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New Directions: Watching over tropospheric hydroxyl (OH)

By J. Lelieveld, C.A.M. Brenninkmeijer, P. Joeckel, I.S.A. Isaksen, M.C. Krol, J.E. Mak, E. Dlugokencky, S.A. Montzka, P.C. Novelli, W. Peters and P.P. Tans

Abstract

Mean tropospheric hydroxyl radical (OH) abundance is often used as a measure of the oxidation capacity (or “self-cleansing”) of the atmosphere. The primary mechanism by which atmospheric pollutant gases are removed from the atmosphere is initiated by the reaction with OH. As a result, large interannual or decadal variations in OH concentrations, as suggested in recent reports, are of great concern. In addition, an important method for discerning tropospheric OH burdens and variability, the analysis of methyl chloroform (MCF) observations, will soon become less useful as the concentration of this industrial gas approaches zero. With these concerns in mind, a workshop focusing on global OH trends and variability was convened in Boulder, Colorado, on 28–30 November 2005. Although the concept of tropospheric mean OH does not do justice to regional OH differences, and ignores the less significant contributions by other oxidants, global OH changes integrate the response to large-scale atmospheric chemistry forcings. The latter include the tendencies of atmospheric water vapour, solar radiation and notably the human-induced emissions of NOx, CO, CH4 and other hydrocarbons. Analogously, the global mean surface temperature change is an integral climate response to natural and anthropogenic forcings by greenhouse gases, aerosols, etc. Furthermore, the variability of mean OH is an indicator of the sensitivity of atmospheric chemistry to global air pollution and natural events (e.g., large volcano eruptions, El Niño). A large response to a small forcing is typical for a system that is not well buffered and vice versa. The analysis of relatively long-lived gases for which emission magnitudes are well characterized can provide insight into the interannual and decadal variability of tropospheric OH. Analysis of MCF measurements, a tracer with a lifetime of about 5 yr owing to its removal by OH, points to a substantial OH growth in the 1980s, a decline in the 1990s and a recovery after 1998, indicating decadal OH changes of 10–15% (R.G. Prinn et al., 2005, Geophysical Research Letters 32, L07809, doi:10.1029/2004GL022228). MCF analysis furthermore suggests a large interannual OH variability of 8.5±1.0%; however, this may reflect uncertainties in the MCF emission inventory (P. Bousquet et al., 2005, Atmospheric Chemistry and Physics 5, 2635–2656). Using radiocarbon 14CO as a diagnostic for OH gives additional evidence of 10% variability in OH over timescales of less than a year, although the 14CO measurements are only representative of the extratropical southern hemisphere (M.R. Manning et al., 2005, Nature 436, 1001–1004). Even though chemistry–transport models fail to reproduce the large OH variability, many studies point to relatively large OH changes after the 1991 Mt. Pinatubo eruption and during the 1997/8 El Niño event. The likelihood of large OH variability is challenged by CH4 mass balance calculations based on the NOAA network measurements. Emissions of CH4 (E) can be derived from the measured global burden [CH4] and rate of CH4 increase, and an estimate of the CH4 lifetime: E=d[CH4]/dt+[CH4]/τ, where d[CH4]/dt is the observed rate of increase and τ the CH4 lifetime. Since τ is not constant in the real atmosphere, fixing it in the equation means that E includes variability of the sink, i.e. changes in OH. Calculation of E based on yields a mean source of 556±10 Tg CH4 yr−1 for 1984 to 2004, with a trend of 0.1±0.4 Tg yr−1. Maximum deviations from E are 18.4 Tg in 1991 and 27.0 Tg in 1998 (see Fig. 1). Assuming that emissions are uncorrelated with OH, these anomalies provide upper limits of the interannual variability of OH, e.g., 3–5% in 1991 and 1998. In other years the OH variability is typically less than 2%, in agreement with chemistry–transport models. Yet, there is little doubt that global OH decreased immediately after the Mt. Pinatubo eruption, as this is evident in both the CH4 and 14CO measurements. The large anomaly in CH4 in 1998 had contributions by increased emissions from wetlands and biomass burning (S. Morimoto et al., 2006, Geophysical Research Letters 33, L01807, doi:10.1029/2005GL024648), and decreased OH resulting from the Indonesian biomass burning emissions (T.M. Butler et al., 2005, Journal of Geophysical Research 110, D21310, doi:10.1029/2005JD006071)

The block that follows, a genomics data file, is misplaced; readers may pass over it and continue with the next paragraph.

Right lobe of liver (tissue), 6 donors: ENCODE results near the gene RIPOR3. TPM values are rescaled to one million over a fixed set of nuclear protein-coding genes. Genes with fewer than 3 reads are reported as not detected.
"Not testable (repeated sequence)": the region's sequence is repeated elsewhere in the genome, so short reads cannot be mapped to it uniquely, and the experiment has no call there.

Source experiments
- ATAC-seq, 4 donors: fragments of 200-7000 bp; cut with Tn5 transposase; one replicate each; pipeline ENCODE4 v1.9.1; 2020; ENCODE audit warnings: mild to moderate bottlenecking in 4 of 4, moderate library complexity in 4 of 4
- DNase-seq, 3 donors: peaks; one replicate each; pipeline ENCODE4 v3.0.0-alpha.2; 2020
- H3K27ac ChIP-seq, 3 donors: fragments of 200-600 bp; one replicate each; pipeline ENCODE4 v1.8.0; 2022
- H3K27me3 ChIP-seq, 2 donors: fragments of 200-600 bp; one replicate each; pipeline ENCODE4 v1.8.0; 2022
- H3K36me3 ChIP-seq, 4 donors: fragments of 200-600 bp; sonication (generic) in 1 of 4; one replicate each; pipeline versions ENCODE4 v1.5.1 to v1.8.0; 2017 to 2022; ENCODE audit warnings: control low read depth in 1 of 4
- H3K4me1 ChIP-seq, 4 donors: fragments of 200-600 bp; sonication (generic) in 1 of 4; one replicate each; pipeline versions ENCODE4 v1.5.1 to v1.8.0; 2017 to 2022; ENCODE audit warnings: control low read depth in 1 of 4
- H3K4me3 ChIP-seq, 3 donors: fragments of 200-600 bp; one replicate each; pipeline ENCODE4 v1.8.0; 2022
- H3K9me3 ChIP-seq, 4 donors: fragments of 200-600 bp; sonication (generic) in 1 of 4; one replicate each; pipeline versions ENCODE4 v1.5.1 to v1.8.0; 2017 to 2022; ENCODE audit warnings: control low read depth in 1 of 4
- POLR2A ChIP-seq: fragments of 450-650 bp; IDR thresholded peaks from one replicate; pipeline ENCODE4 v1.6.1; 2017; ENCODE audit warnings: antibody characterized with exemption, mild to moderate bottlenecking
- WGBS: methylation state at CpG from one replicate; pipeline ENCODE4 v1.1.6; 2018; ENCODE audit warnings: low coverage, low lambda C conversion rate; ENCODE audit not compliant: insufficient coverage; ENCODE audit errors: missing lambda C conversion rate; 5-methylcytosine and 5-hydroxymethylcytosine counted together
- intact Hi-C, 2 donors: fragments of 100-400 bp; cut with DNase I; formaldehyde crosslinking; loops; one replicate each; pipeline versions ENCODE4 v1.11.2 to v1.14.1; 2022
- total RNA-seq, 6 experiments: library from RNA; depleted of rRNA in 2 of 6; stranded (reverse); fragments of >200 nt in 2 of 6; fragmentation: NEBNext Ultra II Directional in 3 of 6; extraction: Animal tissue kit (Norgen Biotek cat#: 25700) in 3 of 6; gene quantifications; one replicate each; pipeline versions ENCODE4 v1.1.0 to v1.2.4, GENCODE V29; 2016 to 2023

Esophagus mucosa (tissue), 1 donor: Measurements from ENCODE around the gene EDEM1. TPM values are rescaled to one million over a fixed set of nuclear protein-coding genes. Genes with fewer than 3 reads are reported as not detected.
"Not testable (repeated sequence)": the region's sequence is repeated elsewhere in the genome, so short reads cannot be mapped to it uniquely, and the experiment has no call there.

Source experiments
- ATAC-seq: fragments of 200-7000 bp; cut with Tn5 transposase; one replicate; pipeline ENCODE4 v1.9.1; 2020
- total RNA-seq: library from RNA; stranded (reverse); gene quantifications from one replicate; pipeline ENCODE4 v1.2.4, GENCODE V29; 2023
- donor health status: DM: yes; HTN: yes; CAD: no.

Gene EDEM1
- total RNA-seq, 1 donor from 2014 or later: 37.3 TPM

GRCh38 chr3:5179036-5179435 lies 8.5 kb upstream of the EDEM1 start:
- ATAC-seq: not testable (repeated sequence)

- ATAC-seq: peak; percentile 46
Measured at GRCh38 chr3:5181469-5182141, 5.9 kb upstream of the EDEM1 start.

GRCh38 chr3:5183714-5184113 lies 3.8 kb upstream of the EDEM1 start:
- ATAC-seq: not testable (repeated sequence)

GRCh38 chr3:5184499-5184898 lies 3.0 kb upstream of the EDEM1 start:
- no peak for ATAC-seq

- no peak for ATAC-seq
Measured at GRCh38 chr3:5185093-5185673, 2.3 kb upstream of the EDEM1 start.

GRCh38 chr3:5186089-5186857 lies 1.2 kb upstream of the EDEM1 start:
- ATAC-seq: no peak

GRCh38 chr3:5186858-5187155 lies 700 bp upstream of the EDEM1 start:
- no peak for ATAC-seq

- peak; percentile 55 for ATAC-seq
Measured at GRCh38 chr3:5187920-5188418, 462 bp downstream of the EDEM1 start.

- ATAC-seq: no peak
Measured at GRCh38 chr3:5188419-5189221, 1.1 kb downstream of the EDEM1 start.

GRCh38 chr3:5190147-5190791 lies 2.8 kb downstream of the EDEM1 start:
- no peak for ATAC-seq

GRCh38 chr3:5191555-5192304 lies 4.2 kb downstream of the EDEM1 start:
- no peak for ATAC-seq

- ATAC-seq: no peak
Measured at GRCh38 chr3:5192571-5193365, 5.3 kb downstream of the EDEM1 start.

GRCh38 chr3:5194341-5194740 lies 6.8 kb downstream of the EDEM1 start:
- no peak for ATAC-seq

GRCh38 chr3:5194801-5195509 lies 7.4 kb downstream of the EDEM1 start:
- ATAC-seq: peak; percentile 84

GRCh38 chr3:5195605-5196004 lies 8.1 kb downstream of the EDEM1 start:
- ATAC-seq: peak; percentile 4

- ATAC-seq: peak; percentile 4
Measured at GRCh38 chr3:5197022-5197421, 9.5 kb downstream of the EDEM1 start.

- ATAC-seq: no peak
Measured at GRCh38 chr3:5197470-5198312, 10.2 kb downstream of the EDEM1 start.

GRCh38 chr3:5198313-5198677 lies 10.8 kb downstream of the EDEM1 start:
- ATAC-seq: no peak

Year: 2006
DOI identifier: 10.1029/2004GL022228).
OAI identifier: oai:dspace.library.uu.nl:1874/43668
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